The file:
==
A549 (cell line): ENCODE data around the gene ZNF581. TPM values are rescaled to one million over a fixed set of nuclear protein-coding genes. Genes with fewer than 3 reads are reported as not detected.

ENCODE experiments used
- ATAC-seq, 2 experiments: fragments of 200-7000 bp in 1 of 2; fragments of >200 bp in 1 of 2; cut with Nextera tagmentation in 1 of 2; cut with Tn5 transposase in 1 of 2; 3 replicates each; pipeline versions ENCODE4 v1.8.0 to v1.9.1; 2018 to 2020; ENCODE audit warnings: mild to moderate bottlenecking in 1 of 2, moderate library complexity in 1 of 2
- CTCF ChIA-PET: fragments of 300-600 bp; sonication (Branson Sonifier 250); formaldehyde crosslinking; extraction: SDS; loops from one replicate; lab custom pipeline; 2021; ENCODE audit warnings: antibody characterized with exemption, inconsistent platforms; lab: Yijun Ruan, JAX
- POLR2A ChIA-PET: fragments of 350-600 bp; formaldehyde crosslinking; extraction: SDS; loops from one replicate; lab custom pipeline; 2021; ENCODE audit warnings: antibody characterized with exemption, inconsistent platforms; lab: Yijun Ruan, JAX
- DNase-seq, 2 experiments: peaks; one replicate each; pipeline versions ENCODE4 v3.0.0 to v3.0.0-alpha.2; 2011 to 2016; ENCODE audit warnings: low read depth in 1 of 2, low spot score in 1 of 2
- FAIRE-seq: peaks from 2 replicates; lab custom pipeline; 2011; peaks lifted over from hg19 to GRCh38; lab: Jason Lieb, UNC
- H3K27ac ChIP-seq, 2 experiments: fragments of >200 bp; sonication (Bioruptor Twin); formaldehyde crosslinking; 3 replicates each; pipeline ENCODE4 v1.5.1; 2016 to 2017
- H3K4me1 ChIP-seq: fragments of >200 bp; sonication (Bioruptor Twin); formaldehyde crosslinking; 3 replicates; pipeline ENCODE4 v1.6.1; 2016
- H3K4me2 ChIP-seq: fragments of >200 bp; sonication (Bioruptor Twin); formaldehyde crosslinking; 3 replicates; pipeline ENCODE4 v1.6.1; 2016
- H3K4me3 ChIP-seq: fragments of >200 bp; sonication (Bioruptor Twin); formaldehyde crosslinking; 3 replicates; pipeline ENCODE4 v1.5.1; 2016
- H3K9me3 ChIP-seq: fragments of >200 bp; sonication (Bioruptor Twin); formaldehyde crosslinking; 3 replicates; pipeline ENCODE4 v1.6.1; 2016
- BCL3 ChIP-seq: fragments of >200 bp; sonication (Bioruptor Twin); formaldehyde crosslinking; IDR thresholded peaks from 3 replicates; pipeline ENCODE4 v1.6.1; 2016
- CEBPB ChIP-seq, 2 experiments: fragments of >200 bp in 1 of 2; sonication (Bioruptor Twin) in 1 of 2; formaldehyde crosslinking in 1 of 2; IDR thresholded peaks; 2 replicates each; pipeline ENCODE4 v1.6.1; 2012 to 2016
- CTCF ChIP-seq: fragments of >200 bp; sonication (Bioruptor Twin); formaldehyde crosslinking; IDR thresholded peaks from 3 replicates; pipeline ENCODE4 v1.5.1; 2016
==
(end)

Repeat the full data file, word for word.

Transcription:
A549 (cell line): ENCODE data around the gene ZNF581. TPM values are rescaled to one million over a fixed set of nuclear protein-coding genes. Genes with fewer than 3 reads are reported as not detected.

ENCODE experiments used
- ATAC-seq, 2 experiments: fragments of 200-7000 bp in 1 of 2; fragments of >200 bp in 1 of 2; cut with Nextera tagmentation in 1 of 2; cut with Tn5 transposase in 1 of 2; 3 replicates each; pipeline versions ENCODE4 v1.8.0 to v1.9.1; 2018 to 2020; ENCODE audit warnings: mild to moderate bottlenecking in 1 of 2, moderate library complexity in 1 of 2
- CTCF ChIA-PET: fragments of 300-600 bp; sonication (Branson Sonifier 250); formaldehyde crosslinking; extraction: SDS; loops from one replicate; lab custom pipeline; 2021; ENCODE audit warnings: antibody characterized with exemption, inconsistent platforms; lab: Yijun Ruan, JAX
- POLR2A ChIA-PET: fragments of 350-600 bp; formaldehyde crosslinking; extraction: SDS; loops from one replicate; lab custom pipeline; 2021; ENCODE audit warnings: antibody characterized with exemption, inconsistent platforms; lab: Yijun Ruan, JAX
- DNase-seq, 2 experiments: peaks; one replicate each; pipeline versions ENCODE4 v3.0.0 to v3.0.0-alpha.2; 2011 to 2016; ENCODE audit warnings: low read depth in 1 of 2, low spot score in 1 of 2
- FAIRE-seq: peaks from 2 replicates; lab custom pipeline; 2011; peaks lifted over from hg19 to GRCh38; lab: Jason Lieb, UNC
- H3K27ac ChIP-seq, 2 experiments: fragments of >200 bp; sonication (Bioruptor Twin); formaldehyde crosslinking; 3 replicates each; pipeline ENCODE4 v1.5.1; 2016 to 2017
- H3K4me1 ChIP-seq: fragments of >200 bp; sonication (Bioruptor Twin); formaldehyde crosslinking; 3 replicates; pipeline ENCODE4 v1.6.1; 2016
- H3K4me2 ChIP-seq: fragments of >200 bp; sonication (Bioruptor Twin); formaldehyde crosslinking; 3 replicates; pipeline ENCODE4 v1.6.1; 2016
- H3K4me3 ChIP-seq: fragments of >200 bp; sonication (Bioruptor Twin); formaldehyde crosslinking; 3 replicates; pipeline ENCODE4 v1.5.1; 2016
- H3K9me3 ChIP-seq: fragments of >200 bp; sonication (Bioruptor Twin); formaldehyde crosslinking; 3 replicates; pipeline ENCODE4 v1.6.1; 2016
- BCL3 ChIP-seq: fragments of >200 bp; sonication (Bioruptor Twin); formaldehyde crosslinking; IDR thresholded peaks from 3 replicates; pipeline ENCODE4 v1.6.1; 2016
- CEBPB ChIP-seq, 2 experiments: fragments of >200 bp in 1 of 2; sonication (Bioruptor Twin) in 1 of 2; formaldehyde crosslinking in 1 of 2; IDR thresholded peaks; 2 replicates each; pipeline ENCODE4 v1.6.1; 2012 to 2016
- CTCF ChIP-seq: fragments of >200 bp; sonication (Bioruptor Twin); formaldehyde crosslinking; IDR thresholded peaks from 3 replicates; pipeline ENCODE4 v1.5.1; 2016